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Edwards v. Berryhill

United States District Court, W.D. North Carolina

March 6, 2018

MELISSA W. EDWARDS, Plaintiff,
v.
NANCY A. BERRYHILL [1], Acting Commissioner of Social Security Administration, Defendant.

          ORDER

          Robert J. Conrad, Jr., United States District Judge

         THIS MATTER comes before the Court on Melissa W. Edward's (“Plaintiff's”) Motion for Summary Judgment, (Doc. No. 11), and Memorandum in Support, (Doc. No. 12), and Defendant's Motion for Summary Judgment, (Doc. No. 13), and Memorandum in Support, (Doc. No. 14).

         I. BACKGROUND

         A. Procedural Background

         Plaintiff seeks judicial review of Defendant's denial of her social security claim. (Doc. No. 1). On July 11, 2013, Plaintiff filed her application for a period of disability insurance benefits (“DIB”) under Title II of the Social Security Act, 42 U.S.C. § 405 et seq. (Doc. Nos. 10 to 10-8: Administrative Record (“Tr.”) at 48-49). In her application, Plaintiff alleged an inability to work due to disabling conditions of: (1) major back surgery in April 2013, on bone stimulizer; (2) bone stimulator in lower back; (3) spinal fusion; (4) removed disc; (5) high cholesterol; and (6) diabetes.

         (Tr. 48). Plaintiff claimed that these conditions began on January 21, 2013. (Tr. 49). Plaintiff's application was denied initially and upon consideration. (Tr. 8).

         On June 27, 2016, a hearing was held in front of an Administrative Law Judge (“ALJ” (Tr. 23-47). On July 15, 2016, the ALJ issued a decision finding Plaintiff not disabled. (Tr. 8-19). The Appeals Council denied review of the ALJ's decision on September 1, 2016, making the ALJ's opinion the final decision of Defendant. (Tr. 1-3). Plaintiff now appeals the ALJ's decision to this Court pursuant to 42 U.S.C. §405(g).

         B. Factual Background

         The question before the ALJ was whether Plaintiff was under a “disability” as that term of art is defined for Social Security purposes, at any time between January 21, 2013, Plaintiff's alleged onset date, and July 15, 2016, the date of the ALJ's decision.[2] (Tr. 8). To establish entitlement to benefits, Plaintiff has the burden of proving that he was disabled within the meaning of the Social Security Act. Bowen v. Yuckert, 482 U.S. 137, 146 n.5 (1987). The ALJ ultimately concluded that Plaintiff was not under a disability at any point in the relevant timeframe. (Tr. 19).

         The Social Security Administration has established a five-step sequential evaluation process for determining if a person is disabled. 20 C.F.R. § 404.1520(a). The five steps are:

(1) whether claimant is engaged in substantial gainful activity-if yes, not disabled;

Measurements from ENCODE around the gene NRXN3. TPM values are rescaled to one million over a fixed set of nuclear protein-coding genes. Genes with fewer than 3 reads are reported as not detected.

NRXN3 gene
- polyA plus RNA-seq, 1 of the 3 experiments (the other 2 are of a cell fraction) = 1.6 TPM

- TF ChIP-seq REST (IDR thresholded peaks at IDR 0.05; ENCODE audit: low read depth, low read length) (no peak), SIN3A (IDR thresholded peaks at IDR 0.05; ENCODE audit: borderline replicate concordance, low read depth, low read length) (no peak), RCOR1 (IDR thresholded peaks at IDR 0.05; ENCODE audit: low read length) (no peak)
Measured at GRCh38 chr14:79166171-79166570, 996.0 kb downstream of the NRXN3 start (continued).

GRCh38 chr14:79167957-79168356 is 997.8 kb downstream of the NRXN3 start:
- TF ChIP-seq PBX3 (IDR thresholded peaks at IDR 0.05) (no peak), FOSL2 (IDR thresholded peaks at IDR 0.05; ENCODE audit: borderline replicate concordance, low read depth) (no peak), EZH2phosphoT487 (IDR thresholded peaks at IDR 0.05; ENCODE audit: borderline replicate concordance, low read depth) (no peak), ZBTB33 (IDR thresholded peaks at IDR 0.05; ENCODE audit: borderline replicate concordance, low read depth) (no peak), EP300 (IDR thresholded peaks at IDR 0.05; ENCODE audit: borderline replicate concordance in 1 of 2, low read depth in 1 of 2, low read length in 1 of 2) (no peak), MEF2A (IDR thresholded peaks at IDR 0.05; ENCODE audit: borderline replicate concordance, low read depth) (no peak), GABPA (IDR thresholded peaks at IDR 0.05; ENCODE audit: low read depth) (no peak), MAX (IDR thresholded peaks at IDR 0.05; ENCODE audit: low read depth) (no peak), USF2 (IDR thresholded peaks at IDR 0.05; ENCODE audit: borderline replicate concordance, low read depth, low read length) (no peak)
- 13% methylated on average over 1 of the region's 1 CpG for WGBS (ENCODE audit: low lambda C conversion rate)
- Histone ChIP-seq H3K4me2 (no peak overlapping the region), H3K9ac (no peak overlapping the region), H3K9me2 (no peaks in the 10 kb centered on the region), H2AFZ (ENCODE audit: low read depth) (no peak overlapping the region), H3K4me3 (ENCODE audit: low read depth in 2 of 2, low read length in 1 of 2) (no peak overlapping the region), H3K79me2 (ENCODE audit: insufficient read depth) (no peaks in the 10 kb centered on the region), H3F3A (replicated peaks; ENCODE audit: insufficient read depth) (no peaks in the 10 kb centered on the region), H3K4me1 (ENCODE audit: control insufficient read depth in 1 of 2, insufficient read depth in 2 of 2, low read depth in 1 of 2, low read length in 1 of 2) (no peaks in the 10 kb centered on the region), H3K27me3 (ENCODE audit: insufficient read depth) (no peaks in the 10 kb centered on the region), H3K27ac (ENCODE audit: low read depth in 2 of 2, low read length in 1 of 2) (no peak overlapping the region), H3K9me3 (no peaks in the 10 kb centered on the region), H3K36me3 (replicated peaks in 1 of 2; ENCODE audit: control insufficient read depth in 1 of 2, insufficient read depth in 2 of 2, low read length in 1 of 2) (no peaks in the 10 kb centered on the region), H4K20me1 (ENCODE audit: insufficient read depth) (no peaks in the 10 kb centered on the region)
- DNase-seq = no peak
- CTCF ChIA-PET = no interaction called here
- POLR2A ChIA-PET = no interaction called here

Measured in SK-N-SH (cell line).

(2) whether claimant has a severe medically determinable physical or mental impairment, or combination of impairments that meet the duration requirement in § 404.1509-if no, not disabled;
(3) whether claimant has an impairment or combination of impairments that meets or medically equals one of the listings in appendix 1 and meets the duration requirement-if yes, disabled;
(4) whether claimant has the residual functional capacity (“RFC”) to perform his or her past relevant work-if yes, not disabled; and
(5) whether considering claimant's RFC, age, education, and work experience he or she can make an adjustment to other work-if yes, not disabled.

See 20 C.F.R. § 404.1520(a)(4)(i-v). In this case, the ALJ determined at the fifth step that Plaintiff was not disabled. (Tr. at 18).

         To begin with, the ALJ concluded that Plaintiff had not engaged in any substantial gainful activity since January 21, 2013, her alleged onset date. (Tr. 10). At the second step, the ALJ found that Plaintiff had the following severe impairments: “lumbar degenerative disc disease, status post lumbar fusion, 1ight knee degenerative joint disease, diabetes mellitus, and obesity.” (Id.). At the third step, the ALJ determined that Plaintiff did not have an “impairment or combination of impairments that meets or medically equals the severity of one of the listed impairments in 20 C.F.R. 404, Subpart P, Appendix 1.” (Tr. 11).

         Next, the ALJ assessed Plaintiff's RFC and found that he retained the capacity to perform:

light work as defined in 20 CFR 404.1567(b) except that she is further limited to occasional bending, stooping, squatting, twisting, crawling, and crouching, and no climbing or work around dangerous heights or equipment. She must be allowed to alternate between sitting and standing ...

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